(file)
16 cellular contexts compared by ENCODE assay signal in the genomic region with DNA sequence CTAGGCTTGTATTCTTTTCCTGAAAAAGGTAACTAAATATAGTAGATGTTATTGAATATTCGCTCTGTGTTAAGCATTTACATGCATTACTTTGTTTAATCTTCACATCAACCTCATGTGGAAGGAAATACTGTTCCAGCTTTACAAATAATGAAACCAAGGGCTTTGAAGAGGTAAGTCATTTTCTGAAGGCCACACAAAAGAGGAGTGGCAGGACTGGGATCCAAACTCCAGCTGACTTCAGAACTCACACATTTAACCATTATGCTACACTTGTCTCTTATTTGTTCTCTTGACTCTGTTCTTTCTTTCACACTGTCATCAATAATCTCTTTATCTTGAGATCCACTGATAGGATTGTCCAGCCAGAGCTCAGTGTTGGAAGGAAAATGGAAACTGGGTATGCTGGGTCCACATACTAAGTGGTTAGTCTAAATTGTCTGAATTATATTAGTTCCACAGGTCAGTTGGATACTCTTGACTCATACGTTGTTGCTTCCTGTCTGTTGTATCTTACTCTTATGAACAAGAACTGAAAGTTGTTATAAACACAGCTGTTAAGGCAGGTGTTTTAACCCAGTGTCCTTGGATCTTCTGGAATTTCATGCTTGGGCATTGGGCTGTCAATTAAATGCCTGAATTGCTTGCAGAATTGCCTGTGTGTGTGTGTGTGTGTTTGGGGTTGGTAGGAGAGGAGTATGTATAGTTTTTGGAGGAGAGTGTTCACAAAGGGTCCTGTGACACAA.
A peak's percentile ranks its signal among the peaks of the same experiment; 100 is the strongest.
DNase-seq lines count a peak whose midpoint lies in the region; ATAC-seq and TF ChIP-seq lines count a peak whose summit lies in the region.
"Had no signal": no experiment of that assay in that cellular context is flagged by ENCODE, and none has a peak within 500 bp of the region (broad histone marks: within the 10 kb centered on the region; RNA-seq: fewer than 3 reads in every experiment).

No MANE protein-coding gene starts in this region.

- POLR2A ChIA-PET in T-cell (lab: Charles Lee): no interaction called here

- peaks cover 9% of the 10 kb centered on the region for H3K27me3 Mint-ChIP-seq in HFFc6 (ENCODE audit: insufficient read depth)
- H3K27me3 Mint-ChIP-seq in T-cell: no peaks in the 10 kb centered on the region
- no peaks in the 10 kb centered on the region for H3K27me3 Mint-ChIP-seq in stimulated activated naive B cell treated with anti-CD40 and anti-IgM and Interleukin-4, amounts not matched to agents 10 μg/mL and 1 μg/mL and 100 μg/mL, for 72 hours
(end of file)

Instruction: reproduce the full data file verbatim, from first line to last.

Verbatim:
16 cellular contexts compared by ENCODE assay signal in the genomic region with DNA sequence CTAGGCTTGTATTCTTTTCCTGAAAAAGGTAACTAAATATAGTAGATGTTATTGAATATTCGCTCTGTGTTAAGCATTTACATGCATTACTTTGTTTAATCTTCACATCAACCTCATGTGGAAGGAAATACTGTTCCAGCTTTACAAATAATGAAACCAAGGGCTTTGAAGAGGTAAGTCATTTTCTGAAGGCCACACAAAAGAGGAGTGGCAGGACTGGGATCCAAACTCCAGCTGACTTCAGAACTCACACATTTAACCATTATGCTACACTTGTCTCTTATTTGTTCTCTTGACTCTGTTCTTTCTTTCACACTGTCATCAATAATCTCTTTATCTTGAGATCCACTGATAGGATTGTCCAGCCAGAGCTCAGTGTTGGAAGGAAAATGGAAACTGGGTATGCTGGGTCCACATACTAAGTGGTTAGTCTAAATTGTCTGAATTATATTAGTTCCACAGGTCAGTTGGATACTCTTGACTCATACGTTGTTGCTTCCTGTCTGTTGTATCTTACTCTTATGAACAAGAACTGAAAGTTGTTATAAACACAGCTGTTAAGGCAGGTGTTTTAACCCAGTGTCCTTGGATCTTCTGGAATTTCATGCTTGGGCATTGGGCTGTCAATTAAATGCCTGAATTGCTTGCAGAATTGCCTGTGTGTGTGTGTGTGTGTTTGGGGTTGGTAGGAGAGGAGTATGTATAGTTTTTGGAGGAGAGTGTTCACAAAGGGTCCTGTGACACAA.
A peak's percentile ranks its signal among the peaks of the same experiment; 100 is the strongest.
DNase-seq lines count a peak whose midpoint lies in the region; ATAC-seq and TF ChIP-seq lines count a peak whose summit lies in the region.
"Had no signal": no experiment of that assay in that cellular context is flagged by ENCODE, and none has a peak within 500 bp of the region (broad histone marks: within the 10 kb centered on the region; RNA-seq: fewer than 3 reads in every experiment).

No MANE protein-coding gene starts in this region.

- POLR2A ChIA-PET in T-cell (lab: Charles Lee): no interaction called here

- peaks cover 9% of the 10 kb centered on the region for H3K27me3 Mint-ChIP-seq in HFFc6 (ENCODE audit: insufficient read depth)
- H3K27me3 Mint-ChIP-seq in T-cell: no peaks in the 10 kb centered on the region
- no peaks in the 10 kb centered on the region for H3K27me3 Mint-ChIP-seq in stimulated activated naive B cell treated with anti-CD40 and anti-IgM and Interleukin-4, amounts not matched to agents 10 μg/mL and 1 μg/mL and 100 μg/mL, for 72 hours